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On Hurricanes, Organization, and Being Thankful

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It’s been almost a month since Hurricane Sandy blew through the Northeast.

I am thankful that my family came out of the hurricane fairly unscathed. We had power and heat–our only loss was internet and cable for about a week. We know many who slept in chilled houses and went wherever they could to charge their phones and laptops for weeks on end. And that’s nothing compared to people who completely lost their homes…

But I was nervous…

You see, in the spring of 2010, a month before giving birth to baby #2, a storm dropped our neighbor’s huge tree onto our home. It came through a window of our three-season room and took up about 80% of our backyard.
Our neighbor still has another big tree in his backyard and as you can imagine, my husband and I were concerned about Hurricane Sandy causing similar or worse damage to our home.
We hoped for the best but prepared for the worst. And then got organized.
We made ice. And filled ziploc bags with water to make more ice. We bought all the ‘D’ batteries we could find and gathered all our flashlights, candles, and electronics in one place. I also gathered all information we might need in case of an emergency: 
-our homeowners and car insurance polices/account numbers,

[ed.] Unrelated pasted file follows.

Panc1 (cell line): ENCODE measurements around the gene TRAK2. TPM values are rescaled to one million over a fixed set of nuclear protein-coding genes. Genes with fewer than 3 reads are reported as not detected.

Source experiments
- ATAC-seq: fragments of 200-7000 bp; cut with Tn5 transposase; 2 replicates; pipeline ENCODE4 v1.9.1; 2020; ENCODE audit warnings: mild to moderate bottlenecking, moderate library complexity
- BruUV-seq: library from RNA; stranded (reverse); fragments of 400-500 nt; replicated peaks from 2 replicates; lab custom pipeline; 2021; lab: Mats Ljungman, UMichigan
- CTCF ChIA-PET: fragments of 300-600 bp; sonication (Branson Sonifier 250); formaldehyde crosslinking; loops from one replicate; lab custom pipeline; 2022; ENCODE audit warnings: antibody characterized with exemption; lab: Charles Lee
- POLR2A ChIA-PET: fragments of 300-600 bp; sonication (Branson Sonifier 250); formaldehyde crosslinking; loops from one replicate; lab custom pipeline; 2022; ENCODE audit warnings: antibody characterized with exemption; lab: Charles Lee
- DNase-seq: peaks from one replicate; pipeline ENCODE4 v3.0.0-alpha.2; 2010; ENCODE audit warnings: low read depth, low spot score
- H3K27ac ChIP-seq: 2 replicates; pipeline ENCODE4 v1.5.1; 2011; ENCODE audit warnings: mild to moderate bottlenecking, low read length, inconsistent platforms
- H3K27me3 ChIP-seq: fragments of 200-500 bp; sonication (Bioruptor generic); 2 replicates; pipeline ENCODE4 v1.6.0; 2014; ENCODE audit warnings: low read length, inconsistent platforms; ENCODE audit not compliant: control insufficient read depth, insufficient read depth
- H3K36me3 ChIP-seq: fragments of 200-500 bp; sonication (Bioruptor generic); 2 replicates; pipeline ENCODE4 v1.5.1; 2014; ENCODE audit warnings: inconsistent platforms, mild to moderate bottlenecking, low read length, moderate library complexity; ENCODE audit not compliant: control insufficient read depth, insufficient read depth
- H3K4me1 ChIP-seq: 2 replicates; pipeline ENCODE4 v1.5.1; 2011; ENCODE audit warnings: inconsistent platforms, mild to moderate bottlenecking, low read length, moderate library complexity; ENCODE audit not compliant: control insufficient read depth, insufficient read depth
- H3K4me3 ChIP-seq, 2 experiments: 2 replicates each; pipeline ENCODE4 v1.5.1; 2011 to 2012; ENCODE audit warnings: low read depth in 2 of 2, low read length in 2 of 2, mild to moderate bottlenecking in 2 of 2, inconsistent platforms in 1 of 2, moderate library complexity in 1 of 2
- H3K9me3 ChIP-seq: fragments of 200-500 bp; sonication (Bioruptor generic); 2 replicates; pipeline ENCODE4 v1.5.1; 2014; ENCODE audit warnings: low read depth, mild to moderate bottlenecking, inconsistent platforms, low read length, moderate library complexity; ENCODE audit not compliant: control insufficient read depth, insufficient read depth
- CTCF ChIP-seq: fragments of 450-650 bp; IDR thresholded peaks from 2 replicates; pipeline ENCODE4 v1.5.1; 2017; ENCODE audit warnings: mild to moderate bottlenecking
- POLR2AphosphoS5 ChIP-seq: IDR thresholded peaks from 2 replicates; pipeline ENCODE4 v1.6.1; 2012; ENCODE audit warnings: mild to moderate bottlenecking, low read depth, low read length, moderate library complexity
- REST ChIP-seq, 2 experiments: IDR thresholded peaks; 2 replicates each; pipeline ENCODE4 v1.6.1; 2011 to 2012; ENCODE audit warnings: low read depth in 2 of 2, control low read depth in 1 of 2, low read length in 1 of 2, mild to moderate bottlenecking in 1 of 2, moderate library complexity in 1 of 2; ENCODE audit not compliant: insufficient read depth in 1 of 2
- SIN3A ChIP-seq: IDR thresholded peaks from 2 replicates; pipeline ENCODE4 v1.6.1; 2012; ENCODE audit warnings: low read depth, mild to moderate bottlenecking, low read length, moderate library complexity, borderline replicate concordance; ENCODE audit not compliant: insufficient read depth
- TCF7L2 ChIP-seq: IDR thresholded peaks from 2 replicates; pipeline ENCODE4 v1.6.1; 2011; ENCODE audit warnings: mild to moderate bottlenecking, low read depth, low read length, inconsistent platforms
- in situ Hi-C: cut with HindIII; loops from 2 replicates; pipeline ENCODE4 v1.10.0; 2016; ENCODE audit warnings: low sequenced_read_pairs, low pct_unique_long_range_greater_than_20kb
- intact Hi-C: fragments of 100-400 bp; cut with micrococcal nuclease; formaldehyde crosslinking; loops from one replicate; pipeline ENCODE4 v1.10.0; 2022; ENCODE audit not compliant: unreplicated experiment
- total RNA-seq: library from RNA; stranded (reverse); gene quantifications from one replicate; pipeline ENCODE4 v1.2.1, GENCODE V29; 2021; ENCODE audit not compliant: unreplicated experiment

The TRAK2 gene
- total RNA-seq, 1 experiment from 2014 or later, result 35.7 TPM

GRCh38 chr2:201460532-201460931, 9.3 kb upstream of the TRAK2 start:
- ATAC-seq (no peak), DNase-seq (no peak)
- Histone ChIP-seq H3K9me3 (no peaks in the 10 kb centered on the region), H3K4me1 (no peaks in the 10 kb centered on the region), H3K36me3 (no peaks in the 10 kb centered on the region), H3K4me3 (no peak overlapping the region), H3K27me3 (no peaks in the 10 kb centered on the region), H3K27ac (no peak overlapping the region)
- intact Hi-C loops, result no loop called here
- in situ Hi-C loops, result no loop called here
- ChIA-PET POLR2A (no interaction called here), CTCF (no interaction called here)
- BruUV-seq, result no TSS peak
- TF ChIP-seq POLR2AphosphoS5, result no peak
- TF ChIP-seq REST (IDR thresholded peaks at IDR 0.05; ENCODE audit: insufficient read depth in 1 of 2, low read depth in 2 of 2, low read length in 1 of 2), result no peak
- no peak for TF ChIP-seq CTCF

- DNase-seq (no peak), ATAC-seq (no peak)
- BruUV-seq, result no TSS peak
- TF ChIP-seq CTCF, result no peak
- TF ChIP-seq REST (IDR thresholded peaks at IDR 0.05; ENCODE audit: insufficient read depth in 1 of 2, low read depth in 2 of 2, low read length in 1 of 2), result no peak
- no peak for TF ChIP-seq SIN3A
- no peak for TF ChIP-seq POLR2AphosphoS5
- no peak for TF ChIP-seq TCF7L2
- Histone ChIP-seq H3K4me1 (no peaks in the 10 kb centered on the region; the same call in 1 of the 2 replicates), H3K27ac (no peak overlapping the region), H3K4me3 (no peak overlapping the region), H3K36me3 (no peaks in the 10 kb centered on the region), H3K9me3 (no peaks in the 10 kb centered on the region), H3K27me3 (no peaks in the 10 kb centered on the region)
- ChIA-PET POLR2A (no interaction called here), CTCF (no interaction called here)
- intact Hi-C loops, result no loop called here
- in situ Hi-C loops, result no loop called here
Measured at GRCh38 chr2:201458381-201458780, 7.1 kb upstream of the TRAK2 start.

-our PSE&G account and contact information, 
-the telephone number for News 12 New Jersey to hear news reports if we had no other way to access the news.
I packed a few days worth of clothes for all of us and a weeks worth of diapers for my little guy. This is just the kids’ pile…
I also packed water, non-perishables and made a list of perishables to take with us in case we had to evacuate our home.

I was anxious about another tree falling on my house during the hurricane but I was equally as anxious about the possibility of having to feed my youngest child if we had no refrigeration or way to heat food up. He has multiple food allergies on top of the fact that he’s 2.5 and doesn’t have the most sophisticated palette.

I channeled my anxiety by making lists–a great way to get organized and prepare for an event such as a hurricane. I started on paper but then switched over to my favorite productivity app, Evernote. I use this app as a place to dump my brain and keep information for future use. I started an ‘Emergency Preparedness’ folder in Evernote and created the following lists of items we’d need:

-perishable food
-non-perishable food

-perishable food for my child with food allergies
-non-perishable food for my child with food allergies
-important contact information
-what we’d need to take with us in case we need to evacuate (clothing, cash, medicine, important papers, etc.)

You can access Evernote from any computer or your phone–the information is all in the cloud. I HIGHLY recommend this app. My desk would be overrun with papers and post-its without it!

Now that I had made my lists, I felt more prepared for the upcoming storm. What I wasn’t prepared for was my 2.5 year old getting his foot stuck between the slats of a dining room chair as the wind was howling and the trees were swaying. Days later, people asked us if we had any damage due to Hurricane Sandy. I laughed and said to them, “one chair–and it was INSIDE the house.”

It was repaired the next day and now our son’s booster seat sits on this chair. I think we’re going to be telling this story for years to come…

After the storm blew through, we touched base with family and friends discovered that we were one of the few homes around town that had power. We had no TV or internet access but I was grateful that we had heat and a fully working kitchen.